Sometimes I ask them general questions like the one below; other questions have been very specific about when, where, and how long students work on homework for my class. It will be important to identify and spend time with the 4 students who are completely overwhelmed and also create more practice opportunities for students who are interested in having more practice. I want to create a classroom environment where students are challenged to reach their potential with appropriate scaffolds in place to prevent this from being a highly stressful experience.
I hope for them to feel uncomfortable in their learning but not anxious or panicked. The only way to know if this is actually happening is to ask my students. I have asked the three questions below individually and as a series of questions in a single survey, as shown below. The goal of using technology in the classroom is to move beyond substitution and impact student learning and improve the learning experience.
I can certainly look at test scores to determine the impact of technology devices or specific apps , but hearing from students is also important.
I ask students about how they feel using Socrative , Pear Deck , and Instagram impact their learning and about how often we use technology in the classroom.
Depending on their responses, I can increase or decrease the frequency with which we use certain types of technology. I can also add or eliminate certain types of technology based on their responses. For example, my students were enthusiastic about Kahoot in a recent survey, so I am planning to give this a try!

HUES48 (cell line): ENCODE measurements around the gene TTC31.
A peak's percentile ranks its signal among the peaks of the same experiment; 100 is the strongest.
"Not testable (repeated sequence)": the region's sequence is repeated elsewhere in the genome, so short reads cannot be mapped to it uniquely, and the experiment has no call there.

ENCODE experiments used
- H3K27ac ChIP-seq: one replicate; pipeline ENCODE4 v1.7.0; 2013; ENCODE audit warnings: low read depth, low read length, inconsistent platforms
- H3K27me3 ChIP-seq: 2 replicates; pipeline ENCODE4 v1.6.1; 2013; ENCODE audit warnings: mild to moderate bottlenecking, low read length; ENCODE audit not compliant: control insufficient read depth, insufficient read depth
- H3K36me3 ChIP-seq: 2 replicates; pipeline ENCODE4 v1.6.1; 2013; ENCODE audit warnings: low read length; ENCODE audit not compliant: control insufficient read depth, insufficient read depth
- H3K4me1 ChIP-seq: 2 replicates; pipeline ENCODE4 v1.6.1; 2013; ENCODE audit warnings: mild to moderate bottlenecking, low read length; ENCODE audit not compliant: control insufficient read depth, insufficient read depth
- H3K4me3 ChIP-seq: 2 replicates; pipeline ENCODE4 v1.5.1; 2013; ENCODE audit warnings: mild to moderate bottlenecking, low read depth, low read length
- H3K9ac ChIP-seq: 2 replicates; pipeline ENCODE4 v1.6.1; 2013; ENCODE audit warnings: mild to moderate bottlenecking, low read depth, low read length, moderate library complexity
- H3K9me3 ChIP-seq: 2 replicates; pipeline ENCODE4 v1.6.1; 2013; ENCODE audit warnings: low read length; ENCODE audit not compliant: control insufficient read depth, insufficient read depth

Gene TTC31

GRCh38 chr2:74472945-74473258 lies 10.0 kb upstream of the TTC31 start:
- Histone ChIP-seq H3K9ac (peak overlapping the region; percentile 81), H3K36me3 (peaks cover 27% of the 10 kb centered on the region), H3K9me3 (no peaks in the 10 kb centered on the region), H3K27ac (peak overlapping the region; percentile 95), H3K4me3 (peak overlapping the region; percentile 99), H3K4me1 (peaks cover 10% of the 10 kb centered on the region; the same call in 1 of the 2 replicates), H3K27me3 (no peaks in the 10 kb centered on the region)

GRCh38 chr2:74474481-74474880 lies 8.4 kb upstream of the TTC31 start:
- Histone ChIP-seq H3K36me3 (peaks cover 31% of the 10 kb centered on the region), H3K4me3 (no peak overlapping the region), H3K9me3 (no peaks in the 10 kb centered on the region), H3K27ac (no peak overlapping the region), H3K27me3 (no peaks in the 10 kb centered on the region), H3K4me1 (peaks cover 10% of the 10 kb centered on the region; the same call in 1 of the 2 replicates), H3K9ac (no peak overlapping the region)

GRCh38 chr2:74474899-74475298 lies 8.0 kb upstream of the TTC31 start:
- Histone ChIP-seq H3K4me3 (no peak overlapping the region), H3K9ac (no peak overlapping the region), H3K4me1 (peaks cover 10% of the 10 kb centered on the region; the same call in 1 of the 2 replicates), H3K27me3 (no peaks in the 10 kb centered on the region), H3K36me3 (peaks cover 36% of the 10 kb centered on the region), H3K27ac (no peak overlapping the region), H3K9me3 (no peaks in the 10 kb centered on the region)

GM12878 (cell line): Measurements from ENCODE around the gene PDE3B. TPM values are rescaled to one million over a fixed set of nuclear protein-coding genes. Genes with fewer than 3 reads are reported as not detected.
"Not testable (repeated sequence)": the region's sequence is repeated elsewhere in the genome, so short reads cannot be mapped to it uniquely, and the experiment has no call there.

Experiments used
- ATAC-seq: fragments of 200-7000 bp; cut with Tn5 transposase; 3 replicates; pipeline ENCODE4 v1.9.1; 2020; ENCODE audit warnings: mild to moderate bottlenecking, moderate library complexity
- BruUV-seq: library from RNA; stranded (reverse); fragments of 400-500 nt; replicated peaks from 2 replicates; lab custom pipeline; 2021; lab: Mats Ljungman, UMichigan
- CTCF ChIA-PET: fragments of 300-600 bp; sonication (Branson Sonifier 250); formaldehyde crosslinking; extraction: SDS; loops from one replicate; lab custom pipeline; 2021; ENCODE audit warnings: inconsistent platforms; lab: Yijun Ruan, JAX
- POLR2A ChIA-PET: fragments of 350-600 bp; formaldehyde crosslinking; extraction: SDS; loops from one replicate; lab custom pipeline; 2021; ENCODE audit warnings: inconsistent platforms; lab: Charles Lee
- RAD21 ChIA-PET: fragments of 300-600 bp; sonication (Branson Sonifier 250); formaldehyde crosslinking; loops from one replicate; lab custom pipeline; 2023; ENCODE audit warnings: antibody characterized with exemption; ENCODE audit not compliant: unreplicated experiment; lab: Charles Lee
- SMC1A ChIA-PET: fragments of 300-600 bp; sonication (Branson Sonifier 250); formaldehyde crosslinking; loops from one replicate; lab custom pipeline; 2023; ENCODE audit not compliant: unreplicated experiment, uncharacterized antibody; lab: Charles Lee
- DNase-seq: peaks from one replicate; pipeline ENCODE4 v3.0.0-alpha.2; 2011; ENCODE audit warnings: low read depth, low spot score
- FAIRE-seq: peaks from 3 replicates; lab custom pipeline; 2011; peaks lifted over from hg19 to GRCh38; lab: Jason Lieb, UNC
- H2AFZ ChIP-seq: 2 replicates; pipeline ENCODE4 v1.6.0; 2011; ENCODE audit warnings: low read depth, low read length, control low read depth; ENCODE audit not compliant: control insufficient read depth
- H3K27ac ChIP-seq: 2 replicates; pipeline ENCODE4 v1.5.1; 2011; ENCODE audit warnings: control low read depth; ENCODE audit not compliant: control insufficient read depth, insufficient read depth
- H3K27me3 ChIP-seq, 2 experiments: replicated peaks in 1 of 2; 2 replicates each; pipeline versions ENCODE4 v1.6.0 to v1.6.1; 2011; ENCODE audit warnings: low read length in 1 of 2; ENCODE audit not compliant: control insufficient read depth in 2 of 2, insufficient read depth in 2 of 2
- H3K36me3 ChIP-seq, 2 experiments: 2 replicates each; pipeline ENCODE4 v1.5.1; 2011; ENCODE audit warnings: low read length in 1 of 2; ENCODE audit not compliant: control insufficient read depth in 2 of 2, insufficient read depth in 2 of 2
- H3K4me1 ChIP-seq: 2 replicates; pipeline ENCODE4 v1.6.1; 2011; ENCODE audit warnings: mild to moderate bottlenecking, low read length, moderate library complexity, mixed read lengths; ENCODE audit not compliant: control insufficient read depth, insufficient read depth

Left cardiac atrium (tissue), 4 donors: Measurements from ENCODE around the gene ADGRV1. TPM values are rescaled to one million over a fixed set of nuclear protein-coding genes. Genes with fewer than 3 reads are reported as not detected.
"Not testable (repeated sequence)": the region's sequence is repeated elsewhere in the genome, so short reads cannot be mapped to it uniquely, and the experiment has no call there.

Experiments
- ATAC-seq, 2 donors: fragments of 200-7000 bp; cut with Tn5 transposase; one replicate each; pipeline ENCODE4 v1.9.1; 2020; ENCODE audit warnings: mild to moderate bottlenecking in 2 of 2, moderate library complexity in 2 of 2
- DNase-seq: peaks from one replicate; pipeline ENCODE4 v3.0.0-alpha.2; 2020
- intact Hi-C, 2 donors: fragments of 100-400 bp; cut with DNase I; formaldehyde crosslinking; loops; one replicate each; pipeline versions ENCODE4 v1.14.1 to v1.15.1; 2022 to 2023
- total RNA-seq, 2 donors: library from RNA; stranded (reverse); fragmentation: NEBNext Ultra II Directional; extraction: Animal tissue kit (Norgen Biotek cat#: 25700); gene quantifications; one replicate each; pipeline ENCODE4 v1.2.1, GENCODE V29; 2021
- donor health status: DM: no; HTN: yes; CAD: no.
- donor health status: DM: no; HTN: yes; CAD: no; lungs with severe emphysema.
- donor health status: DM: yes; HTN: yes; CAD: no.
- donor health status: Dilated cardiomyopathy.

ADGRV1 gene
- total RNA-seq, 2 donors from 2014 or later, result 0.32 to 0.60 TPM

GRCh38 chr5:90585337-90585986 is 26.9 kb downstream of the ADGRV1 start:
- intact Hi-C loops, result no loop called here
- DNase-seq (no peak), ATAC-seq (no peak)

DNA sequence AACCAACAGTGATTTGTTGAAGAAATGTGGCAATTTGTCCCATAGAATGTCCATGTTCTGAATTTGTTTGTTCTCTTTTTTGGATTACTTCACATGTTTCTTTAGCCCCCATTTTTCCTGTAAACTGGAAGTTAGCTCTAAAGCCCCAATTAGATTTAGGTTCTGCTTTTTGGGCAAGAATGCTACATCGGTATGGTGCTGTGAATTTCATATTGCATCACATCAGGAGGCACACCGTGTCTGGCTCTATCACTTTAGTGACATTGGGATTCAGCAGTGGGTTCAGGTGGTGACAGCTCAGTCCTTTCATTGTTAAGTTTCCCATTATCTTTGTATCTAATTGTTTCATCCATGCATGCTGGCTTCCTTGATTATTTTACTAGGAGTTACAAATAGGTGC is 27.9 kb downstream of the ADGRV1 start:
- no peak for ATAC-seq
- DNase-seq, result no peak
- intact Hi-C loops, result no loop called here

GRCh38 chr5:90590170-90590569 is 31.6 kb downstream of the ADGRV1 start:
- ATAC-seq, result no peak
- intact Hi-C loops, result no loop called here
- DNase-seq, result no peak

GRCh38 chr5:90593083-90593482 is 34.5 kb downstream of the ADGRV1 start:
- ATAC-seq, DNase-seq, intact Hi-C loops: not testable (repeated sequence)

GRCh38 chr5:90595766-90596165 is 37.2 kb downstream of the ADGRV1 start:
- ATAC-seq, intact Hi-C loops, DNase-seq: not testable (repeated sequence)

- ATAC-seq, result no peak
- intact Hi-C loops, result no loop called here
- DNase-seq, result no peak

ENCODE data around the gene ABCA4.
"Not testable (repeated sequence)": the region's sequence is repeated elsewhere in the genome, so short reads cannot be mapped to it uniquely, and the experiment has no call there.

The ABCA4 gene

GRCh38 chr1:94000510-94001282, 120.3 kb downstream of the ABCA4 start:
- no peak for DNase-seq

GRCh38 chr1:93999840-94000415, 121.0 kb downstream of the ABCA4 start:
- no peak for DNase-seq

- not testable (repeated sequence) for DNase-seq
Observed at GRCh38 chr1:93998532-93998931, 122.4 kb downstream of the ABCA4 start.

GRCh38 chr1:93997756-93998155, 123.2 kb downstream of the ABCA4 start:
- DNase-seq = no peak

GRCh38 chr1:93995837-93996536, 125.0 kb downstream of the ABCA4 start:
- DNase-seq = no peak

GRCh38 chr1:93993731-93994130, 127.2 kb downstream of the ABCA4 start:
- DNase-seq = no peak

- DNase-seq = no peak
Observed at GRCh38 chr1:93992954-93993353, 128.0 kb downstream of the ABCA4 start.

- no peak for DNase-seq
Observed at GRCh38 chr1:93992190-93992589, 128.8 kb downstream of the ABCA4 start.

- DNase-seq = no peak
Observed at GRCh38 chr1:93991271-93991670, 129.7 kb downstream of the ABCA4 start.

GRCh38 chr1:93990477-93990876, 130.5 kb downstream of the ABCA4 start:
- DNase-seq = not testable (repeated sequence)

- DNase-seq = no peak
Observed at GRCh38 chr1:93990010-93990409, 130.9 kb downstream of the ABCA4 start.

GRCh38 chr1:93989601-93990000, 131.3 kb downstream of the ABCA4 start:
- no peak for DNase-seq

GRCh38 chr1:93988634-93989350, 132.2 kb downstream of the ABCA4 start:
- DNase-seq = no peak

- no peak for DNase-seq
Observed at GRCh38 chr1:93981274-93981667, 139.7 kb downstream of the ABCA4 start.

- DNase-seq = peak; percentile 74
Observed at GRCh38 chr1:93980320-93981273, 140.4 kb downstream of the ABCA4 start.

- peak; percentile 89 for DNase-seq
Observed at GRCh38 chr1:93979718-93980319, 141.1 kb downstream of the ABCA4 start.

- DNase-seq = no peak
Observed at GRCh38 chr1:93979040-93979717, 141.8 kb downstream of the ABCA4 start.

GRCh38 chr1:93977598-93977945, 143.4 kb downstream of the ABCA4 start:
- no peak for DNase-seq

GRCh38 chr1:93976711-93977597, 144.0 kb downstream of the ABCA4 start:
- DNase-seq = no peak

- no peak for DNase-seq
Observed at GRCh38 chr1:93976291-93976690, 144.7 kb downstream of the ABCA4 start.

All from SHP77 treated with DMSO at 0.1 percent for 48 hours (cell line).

This question is just plain fun. This student survey question really surprises some students and their responses often surprise me! Some students will ask for candy and loud music, others think about furniture, but their hopes and dreams for their current classroom are illuminating. Sometimes their lack of ideas also says a lot about how they feel towards your class and school in general.
Meaningful rewards in high school are difficult! The best way to come up with rewards for students that are meaningful to them is to ask them. The first time I asked this question in a student survey, I asked students which other teachers I should go observe. You can read their enthusiasm in exclamation points and all-caps text.
These responses give me an idea of what they are enjoying in other classrooms. Even if they enjoy what is going on in my classroom, I am interested in learning about routines, instructional methods, and technology that are working in other classrooms. I stole this one, too! The responses from her students were eye-opening and I have had the same experience when adding this question to student surveys. In just the past week, students have responded to this prompt to let me know:.
Students share so much good information in their answers, but I never know if I am asking the questions that they want to answer or truly getting at what my students want me to know. I hope that their question ideas will spark new ideas for surveys and improve learning, communication, and the community that we build in the classroom. Your email address will not be published. Save my name, email, and website in this browser for the next time I comment.